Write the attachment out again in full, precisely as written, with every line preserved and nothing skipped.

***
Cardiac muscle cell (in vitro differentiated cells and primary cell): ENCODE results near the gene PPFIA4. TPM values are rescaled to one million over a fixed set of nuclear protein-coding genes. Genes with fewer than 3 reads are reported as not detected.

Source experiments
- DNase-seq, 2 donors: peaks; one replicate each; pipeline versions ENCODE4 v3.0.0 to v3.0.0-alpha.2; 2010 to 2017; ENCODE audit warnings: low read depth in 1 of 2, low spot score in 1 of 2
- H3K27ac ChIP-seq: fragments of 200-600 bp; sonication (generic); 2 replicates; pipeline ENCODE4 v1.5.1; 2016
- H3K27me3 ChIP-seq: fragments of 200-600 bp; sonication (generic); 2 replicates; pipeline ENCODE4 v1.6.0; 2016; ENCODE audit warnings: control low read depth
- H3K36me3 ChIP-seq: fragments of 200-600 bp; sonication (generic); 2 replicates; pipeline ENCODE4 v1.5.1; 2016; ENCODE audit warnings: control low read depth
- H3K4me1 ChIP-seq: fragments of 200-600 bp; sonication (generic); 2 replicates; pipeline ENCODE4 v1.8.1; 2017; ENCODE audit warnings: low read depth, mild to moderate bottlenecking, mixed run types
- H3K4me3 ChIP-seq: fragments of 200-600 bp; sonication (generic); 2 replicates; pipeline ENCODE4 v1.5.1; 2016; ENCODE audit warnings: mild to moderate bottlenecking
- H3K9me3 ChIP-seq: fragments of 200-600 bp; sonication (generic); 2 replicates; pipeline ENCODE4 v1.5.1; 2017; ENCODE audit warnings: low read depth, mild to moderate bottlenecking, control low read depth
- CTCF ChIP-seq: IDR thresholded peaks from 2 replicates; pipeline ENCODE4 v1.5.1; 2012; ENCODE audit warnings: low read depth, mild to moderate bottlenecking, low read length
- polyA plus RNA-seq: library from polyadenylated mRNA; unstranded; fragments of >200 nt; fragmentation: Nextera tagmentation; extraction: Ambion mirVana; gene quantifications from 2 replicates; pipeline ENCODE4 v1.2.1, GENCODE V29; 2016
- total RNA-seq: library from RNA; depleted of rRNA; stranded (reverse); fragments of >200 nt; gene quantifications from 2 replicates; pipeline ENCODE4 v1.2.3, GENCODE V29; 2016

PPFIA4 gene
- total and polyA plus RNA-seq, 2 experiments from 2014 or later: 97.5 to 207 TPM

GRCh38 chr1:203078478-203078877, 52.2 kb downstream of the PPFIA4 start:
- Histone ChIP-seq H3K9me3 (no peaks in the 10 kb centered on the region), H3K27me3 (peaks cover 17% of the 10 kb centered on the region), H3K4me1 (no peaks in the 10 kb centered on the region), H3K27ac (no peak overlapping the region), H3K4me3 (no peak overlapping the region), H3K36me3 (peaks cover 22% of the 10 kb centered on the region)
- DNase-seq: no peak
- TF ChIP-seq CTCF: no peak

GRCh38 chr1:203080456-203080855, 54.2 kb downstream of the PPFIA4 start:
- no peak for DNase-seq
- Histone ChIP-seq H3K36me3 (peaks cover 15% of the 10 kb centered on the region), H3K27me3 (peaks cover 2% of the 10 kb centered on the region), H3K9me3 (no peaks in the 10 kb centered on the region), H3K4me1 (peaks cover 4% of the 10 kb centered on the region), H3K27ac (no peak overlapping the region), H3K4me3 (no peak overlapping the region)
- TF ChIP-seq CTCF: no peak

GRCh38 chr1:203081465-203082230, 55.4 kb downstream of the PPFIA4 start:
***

Cardiac muscle cell (in vitro differentiated cells and primary cell): ENCODE results near the gene PPFIA4. TPM values are rescaled to one million over a fixed set of nuclear protein-coding genes. Genes with fewer than 3 reads are reported as not detected.

Source experiments
- DNase-seq, 2 donors: peaks; one replicate each; pipeline versions ENCODE4 v3.0.0 to v3.0.0-alpha.2; 2010 to 2017; ENCODE audit warnings: low read depth in 1 of 2, low spot score in 1 of 2
- H3K27ac ChIP-seq: fragments of 200-600 bp; sonication (generic); 2 replicates; pipeline ENCODE4 v1.5.1; 2016
- H3K27me3 ChIP-seq: fragments of 200-600 bp; sonication (generic); 2 replicates; pipeline ENCODE4 v1.6.0; 2016; ENCODE audit warnings: control low read depth
- H3K36me3 ChIP-seq: fragments of 200-600 bp; sonication (generic); 2 replicates; pipeline ENCODE4 v1.5.1; 2016; ENCODE audit warnings: control low read depth
- H3K4me1 ChIP-seq: fragments of 200-600 bp; sonication (generic); 2 replicates; pipeline ENCODE4 v1.8.1; 2017; ENCODE audit warnings: low read depth, mild to moderate bottlenecking, mixed run types
- H3K4me3 ChIP-seq: fragments of 200-600 bp; sonication (generic); 2 replicates; pipeline ENCODE4 v1.5.1; 2016; ENCODE audit warnings: mild to moderate bottlenecking
- H3K9me3 ChIP-seq: fragments of 200-600 bp; sonication (generic); 2 replicates; pipeline ENCODE4 v1.5.1; 2017; ENCODE audit warnings: low read depth, mild to moderate bottlenecking, control low read depth
- CTCF ChIP-seq: IDR thresholded peaks from 2 replicates; pipeline ENCODE4 v1.5.1; 2012; ENCODE audit warnings: low read depth, mild to moderate bottlenecking, low read length
- polyA plus RNA-seq: library from polyadenylated mRNA; unstranded; fragments of >200 nt; fragmentation: Nextera tagmentation; extraction: Ambion mirVana; gene quantifications from 2 replicates; pipeline ENCODE4 v1.2.1, GENCODE V29; 2016
- total RNA-seq: library from RNA; depleted of rRNA; stranded (reverse); fragments of >200 nt; gene quantifications from 2 replicates; pipeline ENCODE4 v1.2.3, GENCODE V29; 2016

PPFIA4 gene
- total and polyA plus RNA-seq, 2 experiments from 2014 or later: 97.5 to 207 TPM

GRCh38 chr1:203078478-203078877, 52.2 kb downstream of the PPFIA4 start:
- Histone ChIP-seq H3K9me3 (no peaks in the 10 kb centered on the region), H3K27me3 (peaks cover 17% of the 10 kb centered on the region), H3K4me1 (no peaks in the 10 kb centered on the region), H3K27ac (no peak overlapping the region), H3K4me3 (no peak overlapping the region), H3K36me3 (peaks cover 22% of the 10 kb centered on the region)
- DNase-seq: no peak
- TF ChIP-seq CTCF: no peak

GRCh38 chr1:203080456-203080855, 54.2 kb downstream of the PPFIA4 start:
- no peak for DNase-seq
- Histone ChIP-seq H3K36me3 (peaks cover 15% of the 10 kb centered on the region), H3K27me3 (peaks cover 2% of the 10 kb centered on the region), H3K9me3 (no peaks in the 10 kb centered on the region), H3K4me1 (peaks cover 4% of the 10 kb centered on the region), H3K27ac (no peak overlapping the region), H3K4me3 (no peak overlapping the region)
- TF ChIP-seq CTCF: no peak

GRCh38 chr1:203081465-203082230, 55.4 kb downstream of the PPFIA4 start: